I consider myself to be an innovative manager. I have great ideas and those ideas have a lot of times in the past made the companies I've worked for a ton of money. This happens all the time and I don't think you understand the real problem. The problem isn't that managers aren't innovative, it's that managers don't get anything for their innovations. As an innovative manager I run into a lot of obstacles in my career. First and foremost I have never received even close to 1% of the profits from any invention I have ever came up with for an employer. At my last job all I did was come up with new ideas to make the company money. I have made companies millions of dollars in profits with my ideas. I have implemented ideas that have saved hundreds of thousands per month in running costs. Afterwards I did not get a single raise, bonus or sometimes even acknowledgement of that extra income. It was my job, they were already paying me for it. As a sub 6 figure "senior" employee I feel a huge push to not mention my ideas to my employers. If the idea costs money to implement, it usually gets shut down before they even think about it, because most people aren't willing to put their own money on the line for a risky idea they didn't come up with. When it only costs a little money, or even a free of cost change in procedures that could cut costs by dramatic amounts, employees are usually thanked and forgotten, if they are even thanked. Decades ago if an employee came up with a method to save a company $300,000 a month that employee would be pushed to the top of a company and probably even made a junior partner and queried for new ideas, not today.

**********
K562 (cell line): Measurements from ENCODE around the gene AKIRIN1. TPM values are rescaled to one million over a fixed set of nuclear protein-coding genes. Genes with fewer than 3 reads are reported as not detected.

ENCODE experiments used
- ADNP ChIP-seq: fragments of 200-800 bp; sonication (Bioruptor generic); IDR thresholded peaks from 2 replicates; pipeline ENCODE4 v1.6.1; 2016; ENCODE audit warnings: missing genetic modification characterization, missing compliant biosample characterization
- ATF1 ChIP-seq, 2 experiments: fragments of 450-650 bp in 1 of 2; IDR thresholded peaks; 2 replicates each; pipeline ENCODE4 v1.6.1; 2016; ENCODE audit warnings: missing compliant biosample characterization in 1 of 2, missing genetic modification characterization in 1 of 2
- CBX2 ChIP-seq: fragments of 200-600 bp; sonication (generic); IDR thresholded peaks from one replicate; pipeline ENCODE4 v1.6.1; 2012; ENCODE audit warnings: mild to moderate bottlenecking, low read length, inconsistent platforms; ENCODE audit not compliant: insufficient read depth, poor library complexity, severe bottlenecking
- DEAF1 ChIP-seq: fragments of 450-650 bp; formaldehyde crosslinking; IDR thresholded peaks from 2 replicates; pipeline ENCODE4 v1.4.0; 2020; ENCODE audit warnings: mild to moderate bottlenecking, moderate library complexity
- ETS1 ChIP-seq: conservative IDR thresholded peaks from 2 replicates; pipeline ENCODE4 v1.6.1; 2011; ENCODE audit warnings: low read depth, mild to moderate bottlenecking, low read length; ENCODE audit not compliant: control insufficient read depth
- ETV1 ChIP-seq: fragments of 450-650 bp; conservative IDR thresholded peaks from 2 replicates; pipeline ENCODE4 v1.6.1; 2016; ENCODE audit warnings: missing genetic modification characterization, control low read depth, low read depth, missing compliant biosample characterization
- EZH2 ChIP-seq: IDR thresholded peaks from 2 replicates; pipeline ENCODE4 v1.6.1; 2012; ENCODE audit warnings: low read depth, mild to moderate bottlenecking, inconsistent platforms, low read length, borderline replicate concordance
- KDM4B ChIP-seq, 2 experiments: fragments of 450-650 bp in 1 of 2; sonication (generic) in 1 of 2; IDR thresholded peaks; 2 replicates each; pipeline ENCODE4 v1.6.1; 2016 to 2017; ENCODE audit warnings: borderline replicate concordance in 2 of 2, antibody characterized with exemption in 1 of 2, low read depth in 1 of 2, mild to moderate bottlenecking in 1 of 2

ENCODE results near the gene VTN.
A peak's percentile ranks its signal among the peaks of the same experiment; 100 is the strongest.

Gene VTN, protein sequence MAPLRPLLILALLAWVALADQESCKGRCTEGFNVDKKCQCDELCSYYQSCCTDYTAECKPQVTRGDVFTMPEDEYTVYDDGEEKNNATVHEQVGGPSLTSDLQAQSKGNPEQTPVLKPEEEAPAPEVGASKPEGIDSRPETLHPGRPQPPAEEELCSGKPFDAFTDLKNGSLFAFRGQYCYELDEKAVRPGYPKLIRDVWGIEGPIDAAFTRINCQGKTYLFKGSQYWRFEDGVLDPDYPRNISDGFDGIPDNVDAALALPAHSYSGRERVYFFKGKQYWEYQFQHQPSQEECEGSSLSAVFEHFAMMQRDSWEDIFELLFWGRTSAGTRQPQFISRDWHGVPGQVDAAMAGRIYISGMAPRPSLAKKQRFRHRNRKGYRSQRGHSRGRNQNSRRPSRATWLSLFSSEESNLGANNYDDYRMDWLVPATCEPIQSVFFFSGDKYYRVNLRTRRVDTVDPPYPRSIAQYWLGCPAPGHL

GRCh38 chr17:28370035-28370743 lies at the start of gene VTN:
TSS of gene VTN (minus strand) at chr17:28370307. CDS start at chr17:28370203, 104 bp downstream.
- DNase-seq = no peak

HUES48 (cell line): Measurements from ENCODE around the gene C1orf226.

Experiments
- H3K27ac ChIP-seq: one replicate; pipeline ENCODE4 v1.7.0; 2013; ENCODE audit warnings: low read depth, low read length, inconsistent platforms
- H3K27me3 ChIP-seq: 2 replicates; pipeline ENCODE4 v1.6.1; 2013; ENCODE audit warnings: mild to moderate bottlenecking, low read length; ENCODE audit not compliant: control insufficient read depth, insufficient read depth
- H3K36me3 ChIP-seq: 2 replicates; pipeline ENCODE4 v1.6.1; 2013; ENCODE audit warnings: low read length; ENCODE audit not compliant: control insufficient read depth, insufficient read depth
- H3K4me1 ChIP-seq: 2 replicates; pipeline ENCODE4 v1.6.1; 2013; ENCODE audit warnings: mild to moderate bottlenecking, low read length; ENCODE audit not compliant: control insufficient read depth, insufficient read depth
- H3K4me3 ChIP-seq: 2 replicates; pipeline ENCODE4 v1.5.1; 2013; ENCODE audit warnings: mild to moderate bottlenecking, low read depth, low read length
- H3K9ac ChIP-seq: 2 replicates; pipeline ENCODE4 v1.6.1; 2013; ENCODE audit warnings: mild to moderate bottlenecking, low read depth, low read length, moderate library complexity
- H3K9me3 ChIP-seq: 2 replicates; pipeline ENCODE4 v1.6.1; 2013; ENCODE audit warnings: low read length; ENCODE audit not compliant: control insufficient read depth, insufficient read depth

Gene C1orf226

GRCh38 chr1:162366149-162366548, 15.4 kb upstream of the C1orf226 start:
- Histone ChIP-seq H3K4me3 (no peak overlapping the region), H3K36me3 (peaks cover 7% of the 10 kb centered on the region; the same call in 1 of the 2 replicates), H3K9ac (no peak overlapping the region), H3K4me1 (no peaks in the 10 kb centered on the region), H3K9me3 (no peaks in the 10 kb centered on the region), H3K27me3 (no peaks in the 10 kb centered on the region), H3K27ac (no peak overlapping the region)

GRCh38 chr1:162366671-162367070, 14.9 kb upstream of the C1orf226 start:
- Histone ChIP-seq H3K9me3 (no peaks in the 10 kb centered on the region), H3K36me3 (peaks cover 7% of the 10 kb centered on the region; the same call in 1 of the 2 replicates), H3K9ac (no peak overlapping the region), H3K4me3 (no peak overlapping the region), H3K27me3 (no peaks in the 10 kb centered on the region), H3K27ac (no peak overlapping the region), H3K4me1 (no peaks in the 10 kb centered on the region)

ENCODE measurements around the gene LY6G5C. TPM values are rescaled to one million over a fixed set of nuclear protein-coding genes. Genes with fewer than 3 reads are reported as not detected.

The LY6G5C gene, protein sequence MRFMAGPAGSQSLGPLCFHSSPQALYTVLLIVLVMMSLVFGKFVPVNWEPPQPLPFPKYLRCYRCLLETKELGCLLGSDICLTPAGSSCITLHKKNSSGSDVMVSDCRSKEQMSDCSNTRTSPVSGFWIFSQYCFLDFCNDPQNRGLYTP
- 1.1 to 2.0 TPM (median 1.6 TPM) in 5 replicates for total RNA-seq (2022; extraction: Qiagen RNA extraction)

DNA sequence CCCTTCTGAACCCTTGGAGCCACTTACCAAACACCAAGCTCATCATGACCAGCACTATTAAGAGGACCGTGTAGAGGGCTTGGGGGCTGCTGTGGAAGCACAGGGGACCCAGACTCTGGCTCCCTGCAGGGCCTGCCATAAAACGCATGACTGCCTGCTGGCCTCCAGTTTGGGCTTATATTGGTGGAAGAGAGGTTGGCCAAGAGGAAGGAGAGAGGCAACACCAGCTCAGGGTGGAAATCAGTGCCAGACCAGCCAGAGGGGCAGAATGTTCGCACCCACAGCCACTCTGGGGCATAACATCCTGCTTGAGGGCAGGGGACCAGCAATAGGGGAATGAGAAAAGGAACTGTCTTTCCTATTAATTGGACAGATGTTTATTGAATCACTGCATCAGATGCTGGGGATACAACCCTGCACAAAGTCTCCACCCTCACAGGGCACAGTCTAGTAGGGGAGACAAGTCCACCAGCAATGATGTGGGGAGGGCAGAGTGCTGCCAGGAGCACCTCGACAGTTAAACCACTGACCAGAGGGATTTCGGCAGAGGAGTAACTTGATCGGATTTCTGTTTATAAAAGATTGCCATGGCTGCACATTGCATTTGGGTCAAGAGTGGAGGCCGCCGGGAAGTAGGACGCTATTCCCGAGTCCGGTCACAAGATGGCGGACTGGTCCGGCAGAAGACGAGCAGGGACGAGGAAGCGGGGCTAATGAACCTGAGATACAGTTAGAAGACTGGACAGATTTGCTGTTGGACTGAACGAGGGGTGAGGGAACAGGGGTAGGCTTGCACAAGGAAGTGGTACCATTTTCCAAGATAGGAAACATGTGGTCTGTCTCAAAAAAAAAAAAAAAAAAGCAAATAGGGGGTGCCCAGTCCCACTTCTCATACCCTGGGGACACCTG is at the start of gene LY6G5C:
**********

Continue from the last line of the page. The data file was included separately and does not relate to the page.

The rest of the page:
So what do innovative managers do now? We look carefully at our non-compete agreements and we focus our innovative brains in a direction that does not conflict with it. We do our job as well as we can, but the second we leave the building our brains are thinking about our own inventions, our own companies and how we can get them funded. And once we get the cash to start something, we leave, we become entrepreneurs and we break the logic of this topic.
The only difference between an "Entrepreneur" and a "Manager" is that the entrepreneur quit his day job as a manager to focus on his own idea.
So what do I do now? Well